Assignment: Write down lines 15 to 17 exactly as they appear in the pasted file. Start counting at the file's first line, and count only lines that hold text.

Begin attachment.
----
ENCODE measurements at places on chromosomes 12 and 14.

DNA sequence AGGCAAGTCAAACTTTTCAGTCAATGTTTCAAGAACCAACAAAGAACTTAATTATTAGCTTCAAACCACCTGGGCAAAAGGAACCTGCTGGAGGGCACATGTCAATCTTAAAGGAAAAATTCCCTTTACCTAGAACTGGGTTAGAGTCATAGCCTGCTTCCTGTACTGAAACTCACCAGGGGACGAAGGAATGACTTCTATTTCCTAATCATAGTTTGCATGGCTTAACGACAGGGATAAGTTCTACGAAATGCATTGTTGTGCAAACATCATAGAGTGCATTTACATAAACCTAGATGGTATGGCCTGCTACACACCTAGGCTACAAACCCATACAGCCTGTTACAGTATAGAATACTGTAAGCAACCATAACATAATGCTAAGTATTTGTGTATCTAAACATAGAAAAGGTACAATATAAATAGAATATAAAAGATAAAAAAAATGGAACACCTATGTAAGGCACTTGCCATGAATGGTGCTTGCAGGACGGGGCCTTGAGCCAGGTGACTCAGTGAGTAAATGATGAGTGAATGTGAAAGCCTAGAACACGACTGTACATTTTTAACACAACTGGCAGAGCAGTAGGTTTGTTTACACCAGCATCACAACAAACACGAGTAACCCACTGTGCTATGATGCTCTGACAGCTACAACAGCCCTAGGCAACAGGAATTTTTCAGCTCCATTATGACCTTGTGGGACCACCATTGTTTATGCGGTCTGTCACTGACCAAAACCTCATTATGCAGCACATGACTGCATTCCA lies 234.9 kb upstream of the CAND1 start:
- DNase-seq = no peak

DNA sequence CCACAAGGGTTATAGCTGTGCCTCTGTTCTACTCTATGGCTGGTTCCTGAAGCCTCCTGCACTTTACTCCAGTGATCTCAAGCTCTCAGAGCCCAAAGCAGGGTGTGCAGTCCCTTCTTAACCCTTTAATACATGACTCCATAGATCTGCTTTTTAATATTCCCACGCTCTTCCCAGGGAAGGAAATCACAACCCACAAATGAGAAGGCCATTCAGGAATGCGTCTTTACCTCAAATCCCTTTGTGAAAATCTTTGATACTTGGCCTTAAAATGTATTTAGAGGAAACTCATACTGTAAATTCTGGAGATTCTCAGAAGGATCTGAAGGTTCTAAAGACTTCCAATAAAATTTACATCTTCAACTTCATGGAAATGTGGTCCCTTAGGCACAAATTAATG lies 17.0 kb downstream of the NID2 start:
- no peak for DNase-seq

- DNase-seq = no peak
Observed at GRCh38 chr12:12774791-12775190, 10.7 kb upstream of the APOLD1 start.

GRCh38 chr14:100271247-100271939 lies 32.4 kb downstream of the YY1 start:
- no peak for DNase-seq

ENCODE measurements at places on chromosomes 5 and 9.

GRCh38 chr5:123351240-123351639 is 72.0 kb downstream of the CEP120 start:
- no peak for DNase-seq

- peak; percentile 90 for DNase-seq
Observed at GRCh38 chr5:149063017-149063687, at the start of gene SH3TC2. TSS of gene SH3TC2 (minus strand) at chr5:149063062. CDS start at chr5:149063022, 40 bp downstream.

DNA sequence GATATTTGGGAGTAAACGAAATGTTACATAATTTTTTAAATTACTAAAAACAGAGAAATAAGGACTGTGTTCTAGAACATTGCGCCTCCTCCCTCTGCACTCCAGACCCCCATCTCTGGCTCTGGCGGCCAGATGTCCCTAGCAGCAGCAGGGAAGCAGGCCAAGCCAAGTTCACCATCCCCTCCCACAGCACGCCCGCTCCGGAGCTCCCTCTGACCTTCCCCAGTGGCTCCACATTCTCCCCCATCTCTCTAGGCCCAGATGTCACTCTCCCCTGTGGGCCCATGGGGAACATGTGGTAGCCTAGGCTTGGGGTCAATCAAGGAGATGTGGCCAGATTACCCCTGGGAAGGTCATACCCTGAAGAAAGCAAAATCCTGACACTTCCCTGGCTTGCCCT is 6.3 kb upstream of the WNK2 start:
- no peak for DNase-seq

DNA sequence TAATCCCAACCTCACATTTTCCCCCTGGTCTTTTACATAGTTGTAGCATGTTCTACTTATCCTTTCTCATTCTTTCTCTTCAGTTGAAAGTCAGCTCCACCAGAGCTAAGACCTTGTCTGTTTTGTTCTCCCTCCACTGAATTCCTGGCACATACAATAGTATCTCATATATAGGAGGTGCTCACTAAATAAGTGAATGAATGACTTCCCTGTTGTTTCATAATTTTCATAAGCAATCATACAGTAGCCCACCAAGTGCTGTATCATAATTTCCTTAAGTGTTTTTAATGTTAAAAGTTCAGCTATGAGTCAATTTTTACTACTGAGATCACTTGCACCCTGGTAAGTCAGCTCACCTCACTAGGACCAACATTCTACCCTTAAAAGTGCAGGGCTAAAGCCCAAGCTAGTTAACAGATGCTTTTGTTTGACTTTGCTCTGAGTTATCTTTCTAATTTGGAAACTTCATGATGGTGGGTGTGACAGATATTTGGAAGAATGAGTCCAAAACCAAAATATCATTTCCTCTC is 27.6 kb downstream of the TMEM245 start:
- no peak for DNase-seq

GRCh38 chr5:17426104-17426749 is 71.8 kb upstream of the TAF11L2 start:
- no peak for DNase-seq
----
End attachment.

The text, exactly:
DNA sequence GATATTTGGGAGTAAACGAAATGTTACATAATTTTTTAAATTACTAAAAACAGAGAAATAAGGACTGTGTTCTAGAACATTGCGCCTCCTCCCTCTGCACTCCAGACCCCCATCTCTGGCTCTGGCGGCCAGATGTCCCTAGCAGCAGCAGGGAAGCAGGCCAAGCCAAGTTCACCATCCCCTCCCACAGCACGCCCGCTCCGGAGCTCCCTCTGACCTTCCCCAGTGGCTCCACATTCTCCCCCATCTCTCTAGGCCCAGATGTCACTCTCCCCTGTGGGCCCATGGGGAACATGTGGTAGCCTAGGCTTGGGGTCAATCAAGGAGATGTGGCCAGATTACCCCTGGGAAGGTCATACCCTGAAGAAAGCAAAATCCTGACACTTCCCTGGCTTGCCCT is 6.3 kb upstream of the WNK2 start:
- no peak for DNase-seq

DNA sequence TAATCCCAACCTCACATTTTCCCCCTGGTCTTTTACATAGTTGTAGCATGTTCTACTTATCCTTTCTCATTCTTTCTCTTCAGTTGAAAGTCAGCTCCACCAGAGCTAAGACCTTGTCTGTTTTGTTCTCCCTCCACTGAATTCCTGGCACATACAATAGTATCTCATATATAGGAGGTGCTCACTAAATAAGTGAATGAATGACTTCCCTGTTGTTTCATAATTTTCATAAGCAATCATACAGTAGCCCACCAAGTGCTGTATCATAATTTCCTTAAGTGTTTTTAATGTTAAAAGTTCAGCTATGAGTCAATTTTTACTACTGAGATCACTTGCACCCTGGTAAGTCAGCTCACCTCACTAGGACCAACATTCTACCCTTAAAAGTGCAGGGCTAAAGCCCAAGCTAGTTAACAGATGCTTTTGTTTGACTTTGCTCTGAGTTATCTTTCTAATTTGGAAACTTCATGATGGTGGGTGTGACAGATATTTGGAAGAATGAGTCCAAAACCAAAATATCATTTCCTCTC is 27.6 kb downstream of the TMEM245 start: